Dropbox announced several updates to its Dropbox for Business product today that are designed to make it more attractive to IT pros who will administer the service in the enterprise. That said, not all are convinced that the company has gone far enough perfect its offering to larger businesses.
R Ray Wang, founder at Constellation Research says today’s announcements are a good first step, but that Dropbox still has a long way to go in terms of appealing to larger business customers. “Remote wipe, account transfer, and audit logs are a good step in the right direction.” he told me.
But, he added, “While Dropbox is working hard to become enterprise class, it’s not something you do overnight. Security is one [aspect], but enterprise class integration, identity management, carrying context, encryption of content, tying back to the [content management system] are some features that are needed to get there,” Wang told me.
Dropbox for Business does offer at-rest and in-transit encryption, it’s worth noting.
Lawrence Hawes, principal at Dow Brook Advisory Services, and who follows online collaboration said that despite the new features, Dropbox still has a serious perception problem with IT pros inside the enterprise, and a few new bells and whistles isn’t likely to change that.
“Today’s announced improvements to Dropbox for Business do little to overcome the realities and perception that Dropbox is not ready for the enterprise. The memories of well-documented incidents of security and privacy breaches of the Dropbox service, as well as its too-frequent service outages, are still fresh in the minds of those charged with buying secure, reliable IT for their companies. While some may give Dropbox for Business a first (or another) look based on the new features launched today, most corporate IT departments and buyers will continue to seek other alternatives,” Hawes wrote to me in email.
Wang sees a battle playing out over the next 36 months in which Box, Egnyte, Dropbox and other players including Microsoft and its Office 365/One Drive, not to mention Google Drive, will be fighting for the hearts and minds of the enterprise users and their IT administrators.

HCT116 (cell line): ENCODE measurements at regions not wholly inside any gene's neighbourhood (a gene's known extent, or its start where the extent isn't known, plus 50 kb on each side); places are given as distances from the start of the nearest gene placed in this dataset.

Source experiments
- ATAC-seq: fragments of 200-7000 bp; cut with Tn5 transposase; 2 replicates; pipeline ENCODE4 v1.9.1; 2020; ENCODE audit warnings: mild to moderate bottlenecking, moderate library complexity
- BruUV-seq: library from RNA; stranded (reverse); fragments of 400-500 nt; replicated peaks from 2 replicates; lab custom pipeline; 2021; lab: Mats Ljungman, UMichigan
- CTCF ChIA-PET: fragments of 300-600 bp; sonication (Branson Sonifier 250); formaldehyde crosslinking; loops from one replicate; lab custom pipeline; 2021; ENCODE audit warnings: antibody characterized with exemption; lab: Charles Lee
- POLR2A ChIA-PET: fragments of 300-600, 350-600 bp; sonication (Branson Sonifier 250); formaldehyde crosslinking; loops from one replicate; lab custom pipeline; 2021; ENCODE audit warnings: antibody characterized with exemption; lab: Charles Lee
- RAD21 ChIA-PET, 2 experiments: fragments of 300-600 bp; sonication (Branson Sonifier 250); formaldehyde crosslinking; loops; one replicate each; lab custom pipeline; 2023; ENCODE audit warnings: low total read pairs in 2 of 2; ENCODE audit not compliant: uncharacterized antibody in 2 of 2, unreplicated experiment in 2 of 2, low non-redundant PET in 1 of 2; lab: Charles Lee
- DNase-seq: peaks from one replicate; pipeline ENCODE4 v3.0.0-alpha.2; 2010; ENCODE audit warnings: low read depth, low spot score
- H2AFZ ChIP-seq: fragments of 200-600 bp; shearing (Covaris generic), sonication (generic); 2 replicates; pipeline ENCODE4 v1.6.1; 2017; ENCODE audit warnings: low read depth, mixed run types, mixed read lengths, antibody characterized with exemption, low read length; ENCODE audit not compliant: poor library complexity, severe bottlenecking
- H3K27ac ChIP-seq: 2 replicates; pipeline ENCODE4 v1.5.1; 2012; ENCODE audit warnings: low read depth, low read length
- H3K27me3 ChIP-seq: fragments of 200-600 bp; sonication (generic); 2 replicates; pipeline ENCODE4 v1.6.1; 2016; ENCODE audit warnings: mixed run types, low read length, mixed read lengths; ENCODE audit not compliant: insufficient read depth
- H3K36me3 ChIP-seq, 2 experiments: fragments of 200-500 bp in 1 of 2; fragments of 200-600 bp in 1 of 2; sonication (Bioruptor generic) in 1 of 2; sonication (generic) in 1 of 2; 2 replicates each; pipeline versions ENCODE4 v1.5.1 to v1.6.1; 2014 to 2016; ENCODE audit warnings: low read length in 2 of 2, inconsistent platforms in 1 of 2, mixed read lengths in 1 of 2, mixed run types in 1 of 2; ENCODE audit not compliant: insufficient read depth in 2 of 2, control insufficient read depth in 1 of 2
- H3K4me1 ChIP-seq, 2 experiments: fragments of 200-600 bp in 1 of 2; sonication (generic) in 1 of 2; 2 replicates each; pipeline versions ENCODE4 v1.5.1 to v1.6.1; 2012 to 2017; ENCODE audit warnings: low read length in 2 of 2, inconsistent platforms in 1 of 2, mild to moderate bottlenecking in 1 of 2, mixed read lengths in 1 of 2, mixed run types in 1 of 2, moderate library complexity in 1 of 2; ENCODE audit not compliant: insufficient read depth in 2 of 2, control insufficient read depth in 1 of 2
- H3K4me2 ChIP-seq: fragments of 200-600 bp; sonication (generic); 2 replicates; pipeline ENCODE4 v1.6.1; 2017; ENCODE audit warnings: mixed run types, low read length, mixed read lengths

For now, Box and Egnyte remain the players to beat in this space in Wang’s view. From his perspective, the fight isn’t just about the back end where IT lives and breathes, but also the front end where users work — ease of use and enabling new ways of working are important factors there.
It’s worth noting that Dropbox is a pure cloud play while Egnyte offers a hybrid on-premises/cloud solution.
As Dropbox takes aim at Box, which recently announced its coming IPO, Hawes says it would be wise to remember the lessons Box has learned over the last couple of years when it comes to selling to the enterprise. “As Box has discovered over the last two years, large, complex organizations require far more in the way of administration capabilities that help to ensure information security. Dropbox remains far behind Box, and even further behind [file sync and share] providers that have designed and built their products for enterprises from the beginning, in their ability to attract and effectively serve business customers.”
So while Dropbox added some much-needed administrative functionality with today’s announcement, they still have a long journey ahead of them to reach enterprise respectability.
Still, it’s worth remembering that Dropbox claims 4 million businesses. What it’s offering works for some, and given the relative youth of its business offering, it’s not surprising that it’s taking the time to mature to a fully featured enterprise service.
This leads us to the following question: what will Dropbox’s cadence be to expand its enterprise offerings? If it moves expeditiously, it could close any gap — perceived or otherwise — quickly. And momentum matters here: Perceived gaps in capability are less onerous when they are not expected to be long term issues.
Alex Wilhelm contributed to this report.